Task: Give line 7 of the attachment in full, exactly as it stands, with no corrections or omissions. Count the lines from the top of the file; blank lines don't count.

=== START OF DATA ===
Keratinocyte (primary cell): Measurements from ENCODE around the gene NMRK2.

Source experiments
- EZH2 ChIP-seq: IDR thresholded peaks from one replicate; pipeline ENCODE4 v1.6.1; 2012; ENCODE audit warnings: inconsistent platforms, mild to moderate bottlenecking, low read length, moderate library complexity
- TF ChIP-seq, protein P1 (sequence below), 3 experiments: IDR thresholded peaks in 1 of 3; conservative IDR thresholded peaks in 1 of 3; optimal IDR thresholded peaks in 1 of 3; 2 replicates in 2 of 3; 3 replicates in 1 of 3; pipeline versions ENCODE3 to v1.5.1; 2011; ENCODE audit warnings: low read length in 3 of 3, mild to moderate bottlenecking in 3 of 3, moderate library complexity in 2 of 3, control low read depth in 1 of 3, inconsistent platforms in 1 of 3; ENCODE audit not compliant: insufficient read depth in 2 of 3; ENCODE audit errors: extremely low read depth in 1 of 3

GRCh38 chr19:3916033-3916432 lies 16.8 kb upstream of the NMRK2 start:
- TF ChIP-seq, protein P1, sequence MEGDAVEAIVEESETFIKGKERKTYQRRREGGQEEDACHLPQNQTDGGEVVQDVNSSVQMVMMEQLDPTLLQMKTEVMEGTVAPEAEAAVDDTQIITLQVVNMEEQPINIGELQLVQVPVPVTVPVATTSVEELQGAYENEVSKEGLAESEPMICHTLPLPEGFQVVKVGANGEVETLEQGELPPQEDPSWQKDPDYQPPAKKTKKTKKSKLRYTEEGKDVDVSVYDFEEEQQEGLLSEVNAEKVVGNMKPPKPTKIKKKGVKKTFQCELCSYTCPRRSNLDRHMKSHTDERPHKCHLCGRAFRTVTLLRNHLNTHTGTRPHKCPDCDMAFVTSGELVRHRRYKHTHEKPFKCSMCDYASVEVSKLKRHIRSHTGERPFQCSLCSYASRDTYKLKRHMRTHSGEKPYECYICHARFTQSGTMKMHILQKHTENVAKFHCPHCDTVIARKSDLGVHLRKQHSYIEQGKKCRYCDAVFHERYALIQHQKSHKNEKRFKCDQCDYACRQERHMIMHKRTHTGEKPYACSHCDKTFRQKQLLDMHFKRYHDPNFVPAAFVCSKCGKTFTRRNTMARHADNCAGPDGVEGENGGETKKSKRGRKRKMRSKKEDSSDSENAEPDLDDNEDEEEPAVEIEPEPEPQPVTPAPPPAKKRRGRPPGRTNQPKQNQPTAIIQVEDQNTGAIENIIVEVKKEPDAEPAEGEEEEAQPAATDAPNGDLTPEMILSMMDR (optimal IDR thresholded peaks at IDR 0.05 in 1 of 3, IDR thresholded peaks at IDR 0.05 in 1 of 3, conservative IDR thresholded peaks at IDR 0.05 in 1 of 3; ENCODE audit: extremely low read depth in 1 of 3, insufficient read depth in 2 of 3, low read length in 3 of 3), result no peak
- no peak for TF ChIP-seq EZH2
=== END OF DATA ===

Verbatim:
- no peak for TF ChIP-seq EZH2